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We’re an aging population. It begged us to ask, ‘If children aren’t able to have access to do homework and connect to schools and libraries, is this part of the problem in keeping young people engaged and attracted to our community?’

Heidi York, Person County Manager

The metal towers rise from gravel lots, soaring above the trees. There will be four of them, eventually, in the four corners of Person County’s geographic rectangle. These communications towers are beacons—in the literal sense, they support fiber networks that connect residents with the outside world. More importantly, however, the steel structures are symbols of progress.

“Our hope,” says County Manager Heidi York, “is to leverage this fiber to attract future investment in our community, both in terms of economic investment and in terms of attracting young families.”

Person County’s journey to this point was a long one, and it required innovative thinking among county leaders and the private sector. But it was an effort the rural piedmont county knew it needed to undertake.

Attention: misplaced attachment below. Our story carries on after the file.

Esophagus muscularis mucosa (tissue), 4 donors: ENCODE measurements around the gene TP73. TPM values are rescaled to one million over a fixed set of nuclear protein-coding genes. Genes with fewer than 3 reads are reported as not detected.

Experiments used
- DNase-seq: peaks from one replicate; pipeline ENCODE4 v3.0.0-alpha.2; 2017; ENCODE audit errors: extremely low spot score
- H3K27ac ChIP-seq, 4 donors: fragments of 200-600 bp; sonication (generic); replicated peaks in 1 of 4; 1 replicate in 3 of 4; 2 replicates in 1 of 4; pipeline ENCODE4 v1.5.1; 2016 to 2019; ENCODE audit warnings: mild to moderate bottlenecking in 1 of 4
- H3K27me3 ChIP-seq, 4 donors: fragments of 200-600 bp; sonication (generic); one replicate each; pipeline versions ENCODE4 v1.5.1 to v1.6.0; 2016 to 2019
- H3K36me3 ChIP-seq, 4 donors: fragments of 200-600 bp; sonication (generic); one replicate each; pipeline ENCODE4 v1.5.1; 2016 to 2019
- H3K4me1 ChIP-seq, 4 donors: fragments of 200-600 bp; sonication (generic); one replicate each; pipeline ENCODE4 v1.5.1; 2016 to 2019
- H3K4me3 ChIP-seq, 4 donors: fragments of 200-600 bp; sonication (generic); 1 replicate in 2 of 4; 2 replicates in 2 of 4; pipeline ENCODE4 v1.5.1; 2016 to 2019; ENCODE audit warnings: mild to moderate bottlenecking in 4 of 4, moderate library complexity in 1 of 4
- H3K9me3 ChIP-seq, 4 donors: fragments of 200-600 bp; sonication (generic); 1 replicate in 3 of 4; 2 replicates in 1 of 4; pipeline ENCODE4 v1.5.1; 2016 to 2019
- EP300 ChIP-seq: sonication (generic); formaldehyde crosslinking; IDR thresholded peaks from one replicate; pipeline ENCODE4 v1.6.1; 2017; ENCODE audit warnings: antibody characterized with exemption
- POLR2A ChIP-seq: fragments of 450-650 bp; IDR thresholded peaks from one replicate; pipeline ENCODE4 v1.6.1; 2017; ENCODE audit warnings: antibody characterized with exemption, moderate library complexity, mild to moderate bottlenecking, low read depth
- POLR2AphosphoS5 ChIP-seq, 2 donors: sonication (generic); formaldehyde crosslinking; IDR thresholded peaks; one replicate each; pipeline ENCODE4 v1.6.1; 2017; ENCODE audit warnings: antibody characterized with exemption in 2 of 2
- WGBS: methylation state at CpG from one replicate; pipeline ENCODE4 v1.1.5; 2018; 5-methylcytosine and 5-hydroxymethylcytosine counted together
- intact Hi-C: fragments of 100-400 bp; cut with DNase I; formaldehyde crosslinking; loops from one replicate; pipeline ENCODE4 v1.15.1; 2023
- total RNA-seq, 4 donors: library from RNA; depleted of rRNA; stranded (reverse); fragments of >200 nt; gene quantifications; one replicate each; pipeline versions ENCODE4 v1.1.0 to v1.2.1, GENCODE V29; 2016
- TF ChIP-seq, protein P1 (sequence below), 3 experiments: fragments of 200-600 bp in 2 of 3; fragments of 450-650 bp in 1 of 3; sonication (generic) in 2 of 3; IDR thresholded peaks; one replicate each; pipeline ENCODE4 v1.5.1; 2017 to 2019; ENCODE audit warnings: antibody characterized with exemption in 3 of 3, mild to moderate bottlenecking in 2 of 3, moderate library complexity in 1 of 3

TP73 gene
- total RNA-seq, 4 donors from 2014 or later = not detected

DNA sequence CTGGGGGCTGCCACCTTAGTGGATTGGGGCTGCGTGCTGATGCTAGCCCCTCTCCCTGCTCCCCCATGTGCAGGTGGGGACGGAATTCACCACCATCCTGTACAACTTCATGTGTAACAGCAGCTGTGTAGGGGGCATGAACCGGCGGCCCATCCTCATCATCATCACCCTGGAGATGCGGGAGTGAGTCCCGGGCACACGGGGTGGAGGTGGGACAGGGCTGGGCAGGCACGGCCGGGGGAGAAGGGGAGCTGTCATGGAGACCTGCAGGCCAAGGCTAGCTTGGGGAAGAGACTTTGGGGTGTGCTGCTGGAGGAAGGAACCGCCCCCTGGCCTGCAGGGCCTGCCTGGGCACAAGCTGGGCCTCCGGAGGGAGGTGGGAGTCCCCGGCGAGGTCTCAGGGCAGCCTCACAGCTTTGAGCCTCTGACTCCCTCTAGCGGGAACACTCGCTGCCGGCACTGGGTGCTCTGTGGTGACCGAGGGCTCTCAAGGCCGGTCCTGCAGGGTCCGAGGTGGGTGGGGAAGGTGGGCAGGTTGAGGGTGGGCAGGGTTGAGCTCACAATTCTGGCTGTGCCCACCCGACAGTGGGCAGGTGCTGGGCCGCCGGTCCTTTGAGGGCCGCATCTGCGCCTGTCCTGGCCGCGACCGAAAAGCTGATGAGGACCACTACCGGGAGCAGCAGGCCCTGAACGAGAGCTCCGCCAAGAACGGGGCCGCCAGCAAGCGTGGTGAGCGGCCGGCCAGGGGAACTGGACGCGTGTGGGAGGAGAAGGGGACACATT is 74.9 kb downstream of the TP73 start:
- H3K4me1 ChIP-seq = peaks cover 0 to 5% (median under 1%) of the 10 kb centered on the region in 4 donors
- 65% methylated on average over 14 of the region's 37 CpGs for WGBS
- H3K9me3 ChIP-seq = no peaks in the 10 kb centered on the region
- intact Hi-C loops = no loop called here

Rural communities already have a challenge of attracting business. Having (a lack of broadband service) as yet another barrier caused us to take action.

“Broadband and internet access has become such a backbone to conducting business,” York says. “Rural communities already have a challenge of attracting business. Having (a lack of broadband service) as yet another barrier caused us to take action. We’re not going to solve some of the other challenges, but this one has a workable solution that we were willing to commit to.”

The county’s commitment to expanding broadband access began a few years back, when leaders began to recognize the importance of digital connectivity across sectors: business, government, education, health care, and public safety.

Under York’s leadership the county established a broadband team to look at solutions. Representatives from the county’s economic development staff, IT services, public works, and other departments joined citizens and elected officials on the committee, which met for months to explore possible solutions.